Monthly Archives: May 2015
We have covered most of the radicals from “My First Book of Chinese Calligraphy”. Here are the ones we haven’t covered yet: field 田, heart 心, enclosure 囗 (very similar to mouth 口), foot 足, insect 虫, grass 艹, hand 扌. … Continue reading
火 fire 불 Fire 火 is a picture of flames. To me, it looks like a man fleeing a burning building, so I find it easy to remember. I am a little confused about the dots, which appear like the … Continue reading
Memrise flashcard system has added a “Speed review” feature. One can speed review words, then only do the “classic” slow review of those words you might not remember. This should speed up reviewing words one has already learned. I can … Continue reading
The HSKHSK.com website has lists of words from the Chinese Language Proficiency test (Hànyǔ Shuǐpíng Kǎoshì – HSK). Their zippy little dictionary is nifty. When I saw the color coded search by radicals, I felt like I had found a kindred … Continue reading
This post is just a ramble about why I am learning Hanja, why my approach is unwise, and yet why I feel a siren call to continue on this path. Why am I learning hanja? Short answer: to expand my … Continue reading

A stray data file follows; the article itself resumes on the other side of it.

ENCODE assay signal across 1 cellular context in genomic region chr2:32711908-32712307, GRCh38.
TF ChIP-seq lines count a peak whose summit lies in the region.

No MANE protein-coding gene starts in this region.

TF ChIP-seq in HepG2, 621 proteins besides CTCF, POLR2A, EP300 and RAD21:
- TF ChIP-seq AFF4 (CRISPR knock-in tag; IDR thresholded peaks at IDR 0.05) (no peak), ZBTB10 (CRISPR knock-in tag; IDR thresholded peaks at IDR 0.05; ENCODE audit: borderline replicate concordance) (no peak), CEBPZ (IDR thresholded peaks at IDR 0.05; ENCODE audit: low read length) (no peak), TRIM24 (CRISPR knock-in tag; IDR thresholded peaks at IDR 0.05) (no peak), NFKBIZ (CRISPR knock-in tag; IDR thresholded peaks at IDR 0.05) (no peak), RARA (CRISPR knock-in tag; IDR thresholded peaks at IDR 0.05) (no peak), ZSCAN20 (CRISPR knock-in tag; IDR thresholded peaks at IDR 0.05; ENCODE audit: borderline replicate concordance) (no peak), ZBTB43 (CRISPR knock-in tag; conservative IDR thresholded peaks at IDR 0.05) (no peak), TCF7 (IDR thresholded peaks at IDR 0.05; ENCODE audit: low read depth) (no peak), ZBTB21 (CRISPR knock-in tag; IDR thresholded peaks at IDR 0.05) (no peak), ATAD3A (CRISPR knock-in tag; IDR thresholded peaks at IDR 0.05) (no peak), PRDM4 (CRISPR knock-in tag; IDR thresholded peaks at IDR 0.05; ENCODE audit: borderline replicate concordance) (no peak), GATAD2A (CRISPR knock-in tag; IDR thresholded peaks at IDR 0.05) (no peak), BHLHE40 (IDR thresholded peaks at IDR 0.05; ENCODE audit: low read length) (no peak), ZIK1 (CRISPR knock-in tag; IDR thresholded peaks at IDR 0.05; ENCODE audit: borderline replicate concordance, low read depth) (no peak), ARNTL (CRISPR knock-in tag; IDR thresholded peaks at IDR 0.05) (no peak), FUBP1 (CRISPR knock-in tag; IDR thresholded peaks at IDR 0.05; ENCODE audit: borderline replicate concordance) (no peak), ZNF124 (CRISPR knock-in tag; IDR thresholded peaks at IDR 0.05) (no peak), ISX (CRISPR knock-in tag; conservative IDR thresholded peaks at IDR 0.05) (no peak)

A practical dictionary of Korean-English Buddhist Terms Also, New World Encyclopedia’s entry on Seongcheol a key figure in modern Korean Buddhism.
Kevin the Language Hero wrote an article 101 Ways to Fall In Love With Your Target Langauge. There are some polyglots who have torrid 3 month affairs with a language, then move on the the next. Others gather up languages … Continue reading
The last of the 5 elements, 土 earth, soil 토 Saturday is 토요일 (土曜日).
There is a free course on Memrise that teaches Chinese radicals. The sound and video on how to draw the character are included. A Chinese radical is a component (building block) of a Chinese character.
If your Korean is skilled enough, perhaps you will enjoy this series of videos (all in Korean) that teaches Hanja. I like how it breaks down complicated characters into parts.
The Floating Lantern is a blog about Hanja. For example, this week Cimi and I are learning Gold. Floating Lantern’s image to remember gold is below.
A monsoon climate can deliver a year’s worth of rain in three months in South Korea. With monsoon and drought conditions in quick succession, South Korea has learned the hard way to fully harvest rainwater. Read more about in the … Continue reading
As I continue to debate if I might dip my toe in to learning a bit of Mandarin Chinese, I see many articles about Americans trying to learn Chinese.
金 gold 금
More than 300 nuns and monks convened in a Seoul temple to participate in a prayer competition hosted by the Jogye Order, Korea’s largest Buddhist organization. While most recited traditional prayers, a group of three young nuns delivered a blistering performance of … Continue reading